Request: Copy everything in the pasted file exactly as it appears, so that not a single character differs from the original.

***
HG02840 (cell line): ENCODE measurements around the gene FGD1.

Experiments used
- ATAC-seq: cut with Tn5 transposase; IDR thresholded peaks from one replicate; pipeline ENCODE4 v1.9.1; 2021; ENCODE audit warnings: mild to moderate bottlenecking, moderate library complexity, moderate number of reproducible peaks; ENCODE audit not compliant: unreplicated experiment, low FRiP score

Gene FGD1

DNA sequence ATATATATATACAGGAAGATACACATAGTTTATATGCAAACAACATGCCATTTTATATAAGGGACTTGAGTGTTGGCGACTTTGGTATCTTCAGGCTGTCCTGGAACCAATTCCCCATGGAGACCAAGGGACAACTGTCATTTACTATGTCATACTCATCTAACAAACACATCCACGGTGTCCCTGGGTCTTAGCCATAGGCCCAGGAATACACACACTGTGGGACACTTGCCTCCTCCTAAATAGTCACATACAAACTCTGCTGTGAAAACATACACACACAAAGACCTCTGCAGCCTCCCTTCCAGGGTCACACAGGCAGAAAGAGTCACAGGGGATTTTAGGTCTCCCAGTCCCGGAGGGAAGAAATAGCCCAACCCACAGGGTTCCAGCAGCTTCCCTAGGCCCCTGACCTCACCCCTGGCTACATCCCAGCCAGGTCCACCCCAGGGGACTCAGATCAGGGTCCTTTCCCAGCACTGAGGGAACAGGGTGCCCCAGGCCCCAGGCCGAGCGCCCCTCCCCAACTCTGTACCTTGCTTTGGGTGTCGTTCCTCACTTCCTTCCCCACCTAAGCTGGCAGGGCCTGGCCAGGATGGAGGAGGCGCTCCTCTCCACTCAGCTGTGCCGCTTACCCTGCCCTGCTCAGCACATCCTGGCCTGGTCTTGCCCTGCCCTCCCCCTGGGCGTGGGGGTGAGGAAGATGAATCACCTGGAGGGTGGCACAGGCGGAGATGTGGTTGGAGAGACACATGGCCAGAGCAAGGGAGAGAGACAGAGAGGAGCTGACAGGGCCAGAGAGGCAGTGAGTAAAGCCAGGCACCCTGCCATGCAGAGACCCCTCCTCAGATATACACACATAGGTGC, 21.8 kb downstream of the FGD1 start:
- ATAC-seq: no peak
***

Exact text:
HG02840 (cell line): ENCODE measurements around the gene FGD1.

Experiments used
- ATAC-seq: cut with Tn5 transposase; IDR thresholded peaks from one replicate; pipeline ENCODE4 v1.9.1; 2021; ENCODE audit warnings: mild to moderate bottlenecking, moderate library complexity, moderate number of reproducible peaks; ENCODE audit not compliant: unreplicated experiment, low FRiP score

Gene FGD1

DNA sequence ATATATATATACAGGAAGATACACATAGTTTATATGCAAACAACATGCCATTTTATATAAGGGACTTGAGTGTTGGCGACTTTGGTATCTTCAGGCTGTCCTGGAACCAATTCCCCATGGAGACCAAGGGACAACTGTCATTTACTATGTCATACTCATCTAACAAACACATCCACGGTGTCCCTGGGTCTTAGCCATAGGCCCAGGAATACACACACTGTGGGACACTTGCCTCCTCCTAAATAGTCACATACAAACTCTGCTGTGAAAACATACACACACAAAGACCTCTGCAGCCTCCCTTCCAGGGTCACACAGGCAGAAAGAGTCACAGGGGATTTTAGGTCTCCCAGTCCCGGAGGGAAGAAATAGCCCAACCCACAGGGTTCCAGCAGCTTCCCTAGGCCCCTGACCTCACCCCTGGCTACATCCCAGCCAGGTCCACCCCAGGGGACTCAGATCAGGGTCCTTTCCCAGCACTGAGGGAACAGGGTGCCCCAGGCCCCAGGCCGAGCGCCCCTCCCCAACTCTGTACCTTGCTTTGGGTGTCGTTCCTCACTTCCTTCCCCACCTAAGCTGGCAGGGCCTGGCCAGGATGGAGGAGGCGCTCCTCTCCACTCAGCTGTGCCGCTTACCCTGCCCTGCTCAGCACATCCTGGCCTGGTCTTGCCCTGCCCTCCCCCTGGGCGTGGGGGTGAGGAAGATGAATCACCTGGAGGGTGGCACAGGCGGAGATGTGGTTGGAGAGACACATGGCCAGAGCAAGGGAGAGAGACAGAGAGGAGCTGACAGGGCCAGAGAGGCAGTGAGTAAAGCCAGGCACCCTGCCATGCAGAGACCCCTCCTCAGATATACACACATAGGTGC, 21.8 kb downstream of the FGD1 start:
- ATAC-seq: no peak